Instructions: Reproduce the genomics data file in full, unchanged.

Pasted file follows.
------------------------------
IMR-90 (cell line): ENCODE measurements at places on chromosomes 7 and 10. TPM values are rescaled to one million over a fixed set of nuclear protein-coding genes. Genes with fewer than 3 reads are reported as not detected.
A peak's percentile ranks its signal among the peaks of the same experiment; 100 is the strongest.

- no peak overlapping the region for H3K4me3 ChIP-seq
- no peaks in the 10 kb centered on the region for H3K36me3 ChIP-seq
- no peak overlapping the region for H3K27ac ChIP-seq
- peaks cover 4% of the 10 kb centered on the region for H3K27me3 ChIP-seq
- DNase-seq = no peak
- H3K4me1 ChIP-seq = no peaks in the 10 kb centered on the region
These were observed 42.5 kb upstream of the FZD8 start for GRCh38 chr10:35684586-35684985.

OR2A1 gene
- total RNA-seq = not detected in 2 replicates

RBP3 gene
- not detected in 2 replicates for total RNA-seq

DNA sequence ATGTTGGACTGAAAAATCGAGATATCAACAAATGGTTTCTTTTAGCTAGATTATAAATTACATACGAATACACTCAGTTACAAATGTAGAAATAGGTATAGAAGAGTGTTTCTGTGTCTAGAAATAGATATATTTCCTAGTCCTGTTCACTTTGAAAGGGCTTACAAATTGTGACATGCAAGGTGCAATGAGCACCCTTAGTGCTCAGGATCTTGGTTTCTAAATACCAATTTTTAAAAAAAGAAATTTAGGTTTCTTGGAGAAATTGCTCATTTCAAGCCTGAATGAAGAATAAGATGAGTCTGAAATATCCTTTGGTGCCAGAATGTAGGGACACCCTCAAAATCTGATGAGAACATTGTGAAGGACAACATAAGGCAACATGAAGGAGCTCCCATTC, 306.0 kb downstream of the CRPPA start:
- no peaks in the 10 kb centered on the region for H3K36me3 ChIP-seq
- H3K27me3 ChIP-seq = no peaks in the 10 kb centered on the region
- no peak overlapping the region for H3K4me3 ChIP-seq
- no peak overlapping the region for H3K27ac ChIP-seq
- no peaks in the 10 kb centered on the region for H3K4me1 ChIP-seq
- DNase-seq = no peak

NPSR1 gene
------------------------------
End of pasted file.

IMR-90 (cell line): ENCODE measurements at places on chromosomes 7 and 10. TPM values are rescaled to one million over a fixed set of nuclear protein-coding genes. Genes with fewer than 3 reads are reported as not detected.
A peak's percentile ranks its signal among the peaks of the same experiment; 100 is the strongest.

- no peak overlapping the region for H3K4me3 ChIP-seq
- no peaks in the 10 kb centered on the region for H3K36me3 ChIP-seq
- no peak overlapping the region for H3K27ac ChIP-seq
- peaks cover 4% of the 10 kb centered on the region for H3K27me3 ChIP-seq
- DNase-seq = no peak
- H3K4me1 ChIP-seq = no peaks in the 10 kb centered on the region
These were observed 42.5 kb upstream of the FZD8 start for GRCh38 chr10:35684586-35684985.

OR2A1 gene
- total RNA-seq = not detected in 2 replicates

RBP3 gene
- not detected in 2 replicates for total RNA-seq

DNA sequence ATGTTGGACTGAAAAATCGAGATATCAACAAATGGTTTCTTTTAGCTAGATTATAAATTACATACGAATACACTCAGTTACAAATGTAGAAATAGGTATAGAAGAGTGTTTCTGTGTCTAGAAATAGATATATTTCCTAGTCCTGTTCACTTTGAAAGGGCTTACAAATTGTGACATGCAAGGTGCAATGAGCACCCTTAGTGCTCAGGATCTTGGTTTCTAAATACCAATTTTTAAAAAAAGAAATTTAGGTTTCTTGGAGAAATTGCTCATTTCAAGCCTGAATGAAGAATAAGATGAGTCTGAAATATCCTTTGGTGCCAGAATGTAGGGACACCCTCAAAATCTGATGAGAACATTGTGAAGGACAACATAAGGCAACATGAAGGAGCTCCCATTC, 306.0 kb downstream of the CRPPA start:
- no peaks in the 10 kb centered on the region for H3K36me3 ChIP-seq
- H3K27me3 ChIP-seq = no peaks in the 10 kb centered on the region
- no peak overlapping the region for H3K4me3 ChIP-seq
- no peak overlapping the region for H3K27ac ChIP-seq
- no peaks in the 10 kb centered on the region for H3K4me1 ChIP-seq
- DNase-seq = no peak

NPSR1 gene